What market should one see when in Amsterdam??? All fingers pointed to the Albert Cuypmarkt on Albert Cuypstraat in the Pijp area of Amsterdam. About 10 minutes by taxi from our hotel, I figured I couldnâ€™t leave the city without a visit to the biggest market in town. Overall verdict? Lukewarm, at best. Okay, perhaps a blustery, wet Monday morning was not the best time to visit the market (itâ€™s closed on Sundays), and perhaps not after Queenâ€™s Day celebrations the previous Saturday which basically shut everything down. Nevertheless, the market failed to meet fairly high expectations. It was nice, but not something I would go out of my way to see againâ€¦
Over 100 years in operation and currently boasting upwards of 300 stalls, the several hundred meter long market with stalls on both sides of the street was an odd mix of produce, cheese, spices, chocolates, nuts, cheap textiles, fabric, undergarments, fake bags and animal hides. Everything I have read suggests this was much more of a produce market many years ago but it has evolved into many more dry goods or textile stalls as various reasons have driven away the original produce sellers (whether lack of sufficient market, government regulations regarding sale of goods, etc.). It doesnâ€™t help either that at 45 degrees F there probably was a shortfall of locally grown produce (except greenhouse raised) to sell!
We strolled the entire length of the market and worked our way back to the beginning so that we could review what was on offer. Frankly, we immediately dismissed at least 50-70% of the vendors for carrying stuff similar to 168 Mall in Divisoria at markedly higher prices. We did, however, find some potential gems in the roughâ€¦ a wonderful spice stall that led to a much bigger and deeper spice and tea shop in the building directly behind it, there was also a nice herring stall, some produce vendors, a cheese shop with limited but fresh offerings, an interesting hide shop and great dried fruit and chocolate vendors. The spice shop had kitchen utentsils, dozens of types of teas and an impressive selection of spices from all over the world.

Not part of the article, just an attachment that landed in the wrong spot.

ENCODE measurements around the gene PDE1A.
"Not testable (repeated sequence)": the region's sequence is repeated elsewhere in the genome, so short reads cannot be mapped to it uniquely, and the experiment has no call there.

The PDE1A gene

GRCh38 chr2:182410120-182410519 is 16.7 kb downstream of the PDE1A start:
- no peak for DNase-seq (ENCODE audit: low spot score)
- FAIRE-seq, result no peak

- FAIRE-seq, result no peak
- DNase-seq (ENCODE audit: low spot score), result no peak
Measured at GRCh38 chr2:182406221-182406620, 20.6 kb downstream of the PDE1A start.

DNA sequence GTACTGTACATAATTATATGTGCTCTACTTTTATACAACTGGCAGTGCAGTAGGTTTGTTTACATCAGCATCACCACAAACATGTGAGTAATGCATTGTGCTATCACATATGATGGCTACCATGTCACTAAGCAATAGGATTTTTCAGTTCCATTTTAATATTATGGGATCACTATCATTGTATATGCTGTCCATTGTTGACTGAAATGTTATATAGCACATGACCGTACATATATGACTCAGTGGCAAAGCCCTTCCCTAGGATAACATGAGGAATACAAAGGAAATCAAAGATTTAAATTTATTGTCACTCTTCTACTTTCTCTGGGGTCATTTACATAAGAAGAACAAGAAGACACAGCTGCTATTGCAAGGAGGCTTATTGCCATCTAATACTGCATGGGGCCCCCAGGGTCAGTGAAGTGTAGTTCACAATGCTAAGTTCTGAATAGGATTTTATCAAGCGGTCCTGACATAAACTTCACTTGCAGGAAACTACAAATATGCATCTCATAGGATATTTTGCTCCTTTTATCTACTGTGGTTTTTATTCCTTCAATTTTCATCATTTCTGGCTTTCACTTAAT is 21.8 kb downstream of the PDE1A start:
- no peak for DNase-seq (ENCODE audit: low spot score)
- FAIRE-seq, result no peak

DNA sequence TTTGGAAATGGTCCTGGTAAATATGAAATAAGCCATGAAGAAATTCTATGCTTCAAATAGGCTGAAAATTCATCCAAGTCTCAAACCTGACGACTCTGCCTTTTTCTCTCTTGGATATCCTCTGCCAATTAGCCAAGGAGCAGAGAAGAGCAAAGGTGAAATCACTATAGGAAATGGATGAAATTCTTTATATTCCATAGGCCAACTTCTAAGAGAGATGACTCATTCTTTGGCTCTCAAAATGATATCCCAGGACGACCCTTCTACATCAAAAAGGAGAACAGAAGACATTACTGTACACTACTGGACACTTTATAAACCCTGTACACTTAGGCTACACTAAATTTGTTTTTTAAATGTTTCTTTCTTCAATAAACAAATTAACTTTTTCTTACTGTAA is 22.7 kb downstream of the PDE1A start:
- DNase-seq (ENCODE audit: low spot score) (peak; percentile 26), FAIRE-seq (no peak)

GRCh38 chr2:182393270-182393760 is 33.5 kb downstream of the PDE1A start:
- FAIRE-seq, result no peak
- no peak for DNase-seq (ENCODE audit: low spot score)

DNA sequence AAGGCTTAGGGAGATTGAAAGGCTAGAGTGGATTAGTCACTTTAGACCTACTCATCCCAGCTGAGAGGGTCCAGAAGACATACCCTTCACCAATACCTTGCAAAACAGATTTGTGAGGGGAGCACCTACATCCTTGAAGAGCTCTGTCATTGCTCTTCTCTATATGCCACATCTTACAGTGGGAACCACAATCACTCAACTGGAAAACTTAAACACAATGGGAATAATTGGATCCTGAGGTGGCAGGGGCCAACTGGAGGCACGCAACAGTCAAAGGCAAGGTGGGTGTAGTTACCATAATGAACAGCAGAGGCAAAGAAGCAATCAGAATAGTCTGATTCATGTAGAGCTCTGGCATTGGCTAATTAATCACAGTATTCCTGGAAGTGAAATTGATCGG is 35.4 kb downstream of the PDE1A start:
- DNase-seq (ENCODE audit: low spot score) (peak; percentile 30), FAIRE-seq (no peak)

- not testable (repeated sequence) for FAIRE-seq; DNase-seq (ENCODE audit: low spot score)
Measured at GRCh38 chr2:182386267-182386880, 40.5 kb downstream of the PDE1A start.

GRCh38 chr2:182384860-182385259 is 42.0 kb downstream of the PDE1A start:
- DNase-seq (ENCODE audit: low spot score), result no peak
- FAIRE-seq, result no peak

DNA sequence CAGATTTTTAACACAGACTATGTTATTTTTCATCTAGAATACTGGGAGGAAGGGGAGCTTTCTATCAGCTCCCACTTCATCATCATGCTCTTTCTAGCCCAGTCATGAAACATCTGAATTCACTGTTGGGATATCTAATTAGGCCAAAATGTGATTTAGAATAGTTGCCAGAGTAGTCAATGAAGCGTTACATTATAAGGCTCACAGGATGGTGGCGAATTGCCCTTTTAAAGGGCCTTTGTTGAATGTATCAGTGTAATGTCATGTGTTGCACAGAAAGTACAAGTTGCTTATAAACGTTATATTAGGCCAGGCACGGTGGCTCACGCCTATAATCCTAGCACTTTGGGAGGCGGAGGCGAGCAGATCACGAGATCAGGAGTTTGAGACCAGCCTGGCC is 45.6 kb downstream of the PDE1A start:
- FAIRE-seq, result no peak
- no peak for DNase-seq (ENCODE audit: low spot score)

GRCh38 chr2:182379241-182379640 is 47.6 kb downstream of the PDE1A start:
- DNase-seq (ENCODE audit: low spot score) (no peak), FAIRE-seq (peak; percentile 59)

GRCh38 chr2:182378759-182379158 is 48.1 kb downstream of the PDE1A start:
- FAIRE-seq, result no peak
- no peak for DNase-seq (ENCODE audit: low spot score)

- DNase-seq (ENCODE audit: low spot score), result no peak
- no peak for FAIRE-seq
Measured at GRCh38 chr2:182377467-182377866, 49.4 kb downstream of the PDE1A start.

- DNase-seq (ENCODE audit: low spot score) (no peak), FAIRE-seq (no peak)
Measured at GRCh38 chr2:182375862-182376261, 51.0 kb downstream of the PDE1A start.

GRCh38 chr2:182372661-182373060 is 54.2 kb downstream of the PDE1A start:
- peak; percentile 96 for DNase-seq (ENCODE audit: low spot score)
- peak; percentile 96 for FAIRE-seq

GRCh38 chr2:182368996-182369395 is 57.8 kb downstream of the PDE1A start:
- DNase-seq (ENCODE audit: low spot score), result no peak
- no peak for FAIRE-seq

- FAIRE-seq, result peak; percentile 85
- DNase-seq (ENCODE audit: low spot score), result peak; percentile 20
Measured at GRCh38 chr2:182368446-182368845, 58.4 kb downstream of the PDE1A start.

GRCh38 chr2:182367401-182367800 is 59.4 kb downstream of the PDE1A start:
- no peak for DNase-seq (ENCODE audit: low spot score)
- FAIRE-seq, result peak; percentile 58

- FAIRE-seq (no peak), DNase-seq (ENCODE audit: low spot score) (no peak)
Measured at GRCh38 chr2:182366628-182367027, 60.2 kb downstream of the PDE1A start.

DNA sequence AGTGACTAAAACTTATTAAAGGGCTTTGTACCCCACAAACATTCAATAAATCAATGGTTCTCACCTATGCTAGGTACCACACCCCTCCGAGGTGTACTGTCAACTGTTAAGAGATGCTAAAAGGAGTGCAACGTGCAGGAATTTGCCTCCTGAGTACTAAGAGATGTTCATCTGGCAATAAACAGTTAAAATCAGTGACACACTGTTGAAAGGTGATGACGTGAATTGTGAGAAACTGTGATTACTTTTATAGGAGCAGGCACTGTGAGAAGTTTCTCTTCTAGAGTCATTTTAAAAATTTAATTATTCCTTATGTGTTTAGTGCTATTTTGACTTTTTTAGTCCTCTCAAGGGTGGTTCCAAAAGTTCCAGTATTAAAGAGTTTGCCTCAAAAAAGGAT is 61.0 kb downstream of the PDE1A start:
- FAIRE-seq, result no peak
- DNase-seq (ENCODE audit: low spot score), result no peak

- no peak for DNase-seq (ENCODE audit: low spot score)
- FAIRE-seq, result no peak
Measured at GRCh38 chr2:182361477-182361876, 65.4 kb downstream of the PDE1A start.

We ordered some fresh herring at the herring stall but I still couldnâ€™t get over my historical dislike for the stuff. I have several photographs of the produce on offer and the green and white asparagus, artichokes, strawberries and oranges all looked tempting. There was a nice fresh crate of rhubarb which I so rarely see and since I didnâ€™t have a kitchen, couldnâ€™t cook into a strawberry and rhubarb pie or other delicious concoction. The cheese vendor was stocked but to a much less impressive state than the De Kaaskamer Cheese Shop I wrote about a few posts ago. The dried fruit selection was pretty good as were the nuts and broken bricks of chocolate on offer. My daughter bought a small chunk of dark chocolate for Euro 1.50 and she liked it a lot.
We also spent some time at a store for leather hides where you could get rabbit pelts, raccoon, mink, cowhides, etc. My daughter again purchased a tiny rabbitâ€™s foot which seemed a reasonable bargain for Euro 3.00 for a lifetime of good luckâ€¦ I was actually egging her on to purchase a deerskin messenger bag for her school books but she thought I was a bit wacky. The sheepskins were cool too but I recall when I was about her age my parents brought a similar skin home from Australia and by the rainy season it smelled wicked badâ€¦
Overall, I was glad that we took the time to go see the market. However, when compared to many other markets I have seen and was about to see during the rest of this trip, this one was a bit disappointing. Perhaps it would be better at the height of the summer months when local produce was plentifulâ€¦but in Amsterdam, that is probably only 3 months out of the year! At any rate, if you happen to be nearby and you are a market addict, spend an hour or two strolling up and down the Albert Cuypmarkt in the outskirts of Amsterdam!